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1% job losses in the IT industry, says Kris Gopalakrishnan
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Job losses in the information technologhy (IT) sector are over-hyped, says Infosys Co-founder, Kris Gopalakrishnan.
“Not many job losses have happened, if we read numbers. It is just media reports that create hype over the IT industry sacking people,” he said, speaking to BW Businessworld at the World Economic Forum’s India Economic Summit in the capital.
Gopalakrishnan said information technology companies were not hiring because they were not growing. “One can attribute job losses to artificial intelligence, robotics, US market but the industry has not lost people more than just one per cent,” he said.
“With four million people employed by the industry, industry’s sacked or lost over 40,000 people.” Gopalakrishnan, who served as the Chief Executive Officer and Managing Director of Infosys between June 2007 and August 2011, said there is urgent need to upskill as IT is a fast changing industry. “If employees want to stay secure in the IT industry, they must have a hobby to keep themselves updated with new technologies and skillset,” he said.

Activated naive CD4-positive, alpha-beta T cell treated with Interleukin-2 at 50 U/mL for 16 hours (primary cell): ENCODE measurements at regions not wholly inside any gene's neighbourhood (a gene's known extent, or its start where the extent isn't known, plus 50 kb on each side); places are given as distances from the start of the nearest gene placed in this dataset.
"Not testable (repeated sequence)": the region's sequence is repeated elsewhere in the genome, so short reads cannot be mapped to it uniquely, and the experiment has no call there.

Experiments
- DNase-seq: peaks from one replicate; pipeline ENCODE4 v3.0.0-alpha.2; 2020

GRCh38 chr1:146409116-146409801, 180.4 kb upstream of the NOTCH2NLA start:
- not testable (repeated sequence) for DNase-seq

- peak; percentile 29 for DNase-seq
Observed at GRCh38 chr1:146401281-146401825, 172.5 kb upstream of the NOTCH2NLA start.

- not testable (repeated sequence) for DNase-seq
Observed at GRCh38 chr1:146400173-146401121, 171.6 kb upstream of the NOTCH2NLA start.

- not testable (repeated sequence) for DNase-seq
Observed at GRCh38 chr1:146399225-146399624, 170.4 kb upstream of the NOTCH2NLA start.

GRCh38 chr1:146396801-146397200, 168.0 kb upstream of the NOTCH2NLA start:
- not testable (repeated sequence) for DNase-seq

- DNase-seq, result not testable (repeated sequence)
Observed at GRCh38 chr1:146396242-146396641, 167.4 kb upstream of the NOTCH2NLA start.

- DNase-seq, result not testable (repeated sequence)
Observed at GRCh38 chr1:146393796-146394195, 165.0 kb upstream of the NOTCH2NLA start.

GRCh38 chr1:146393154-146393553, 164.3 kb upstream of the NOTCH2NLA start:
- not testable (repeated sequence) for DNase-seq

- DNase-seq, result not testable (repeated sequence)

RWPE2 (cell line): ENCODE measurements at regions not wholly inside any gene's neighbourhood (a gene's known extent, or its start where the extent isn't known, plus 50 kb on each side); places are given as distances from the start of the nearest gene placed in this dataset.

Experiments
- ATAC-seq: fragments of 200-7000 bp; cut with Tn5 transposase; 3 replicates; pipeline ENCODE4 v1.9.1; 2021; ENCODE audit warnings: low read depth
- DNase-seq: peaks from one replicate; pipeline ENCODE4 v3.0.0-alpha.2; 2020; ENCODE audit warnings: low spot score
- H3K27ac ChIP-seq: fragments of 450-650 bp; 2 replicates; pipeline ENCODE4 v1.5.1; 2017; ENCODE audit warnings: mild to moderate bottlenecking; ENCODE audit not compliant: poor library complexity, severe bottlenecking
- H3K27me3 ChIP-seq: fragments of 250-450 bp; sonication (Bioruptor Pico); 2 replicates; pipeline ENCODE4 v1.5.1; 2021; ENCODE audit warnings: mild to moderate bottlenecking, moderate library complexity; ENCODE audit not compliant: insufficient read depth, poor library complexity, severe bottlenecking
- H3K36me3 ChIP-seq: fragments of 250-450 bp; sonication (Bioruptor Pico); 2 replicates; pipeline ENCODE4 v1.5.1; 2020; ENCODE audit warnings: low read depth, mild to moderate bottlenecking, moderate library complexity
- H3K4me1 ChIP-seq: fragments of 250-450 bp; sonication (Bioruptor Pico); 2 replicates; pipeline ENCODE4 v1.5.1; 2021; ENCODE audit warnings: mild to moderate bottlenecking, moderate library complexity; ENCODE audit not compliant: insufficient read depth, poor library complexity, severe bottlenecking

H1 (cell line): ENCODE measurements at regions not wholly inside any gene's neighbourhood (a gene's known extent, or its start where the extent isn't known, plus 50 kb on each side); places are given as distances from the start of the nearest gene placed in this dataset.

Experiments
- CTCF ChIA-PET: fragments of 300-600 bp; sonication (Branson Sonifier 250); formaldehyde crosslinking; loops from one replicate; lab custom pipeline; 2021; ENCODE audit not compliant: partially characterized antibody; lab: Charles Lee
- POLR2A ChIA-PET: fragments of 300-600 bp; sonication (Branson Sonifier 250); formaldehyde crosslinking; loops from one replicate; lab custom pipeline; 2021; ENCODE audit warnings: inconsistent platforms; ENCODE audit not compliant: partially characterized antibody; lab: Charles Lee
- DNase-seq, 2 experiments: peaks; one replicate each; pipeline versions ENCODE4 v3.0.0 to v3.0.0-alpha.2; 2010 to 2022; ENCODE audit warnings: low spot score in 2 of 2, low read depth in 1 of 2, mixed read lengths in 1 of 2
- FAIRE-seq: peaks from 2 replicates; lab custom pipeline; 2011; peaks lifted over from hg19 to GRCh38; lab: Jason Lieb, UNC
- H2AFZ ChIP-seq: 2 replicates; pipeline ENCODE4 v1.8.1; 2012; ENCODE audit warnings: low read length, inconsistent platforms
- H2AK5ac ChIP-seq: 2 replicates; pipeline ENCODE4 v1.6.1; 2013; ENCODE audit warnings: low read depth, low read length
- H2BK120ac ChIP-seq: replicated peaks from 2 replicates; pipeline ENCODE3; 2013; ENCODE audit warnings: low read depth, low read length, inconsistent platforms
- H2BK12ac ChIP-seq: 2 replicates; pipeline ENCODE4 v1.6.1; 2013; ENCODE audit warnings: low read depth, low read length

According to Nasscom, the IT industry boasts of a high attrition rate of about 15 per cent. “The high attrition rate reflects that people are still switching jobs. If there were no jobs in the industry or there were merciless sacking, then people wouldn’t be getting so many opportunities to switch jobs and swell attrition figures,” he pointed out.
His views resonate with the perspective of N. R. Narayana Murthy, his fellow Co-founder of IT behemoth, Infosys. Speaking to BW Businessworld in June, Murthy said that the contribution of artificial intelligence, robotics and automation was a very small percentage of revenues generated by IT companies. “Therefore, to blame these technologies for retrenchment is incorrect,” Murthy said.
He also pointed out that the IT market had slowed down across the world. “Hence, we are not in a mode to hire more and more people.” Indian IT biggies, including Infosys, TCS and Wipro, announced a cut in their workforce count in the June quarter. A majority of these companies have claimed that the reduced workforce is because of automation and digitisation which may result in a few more job losses. Last year, for the first time in over two decades, Wipro and HCL Technologies reported a net decline in direct hiring.
Murthy, known as the father of the Indian IT industry, also stressed on re-skilling and upskilling employees. “We operate in an industry where the only constant is change. Everything changes in our industry as we go from country to country, culture to culture, technology to technology and application to application,” he said.
— Himani Chandna